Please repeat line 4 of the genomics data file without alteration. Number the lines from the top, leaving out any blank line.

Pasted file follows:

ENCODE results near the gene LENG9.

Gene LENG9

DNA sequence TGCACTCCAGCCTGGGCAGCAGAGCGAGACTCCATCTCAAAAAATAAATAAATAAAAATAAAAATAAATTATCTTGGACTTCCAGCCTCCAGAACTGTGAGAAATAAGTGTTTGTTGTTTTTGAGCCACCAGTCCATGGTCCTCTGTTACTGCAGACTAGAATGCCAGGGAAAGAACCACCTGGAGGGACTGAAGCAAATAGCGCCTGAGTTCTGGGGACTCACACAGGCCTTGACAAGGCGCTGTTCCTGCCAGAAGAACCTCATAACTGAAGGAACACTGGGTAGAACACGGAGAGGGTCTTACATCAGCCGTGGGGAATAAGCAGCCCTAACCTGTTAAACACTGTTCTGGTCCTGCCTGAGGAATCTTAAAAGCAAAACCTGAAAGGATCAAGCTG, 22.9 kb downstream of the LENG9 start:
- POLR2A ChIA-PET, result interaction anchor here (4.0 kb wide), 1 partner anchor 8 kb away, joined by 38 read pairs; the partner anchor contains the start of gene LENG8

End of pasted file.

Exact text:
- POLR2A ChIA-PET, result interaction anchor here (4.0 kb wide), 1 partner anchor 8 kb away, joined by 38 read pairs; the partner anchor contains the start of gene LENG8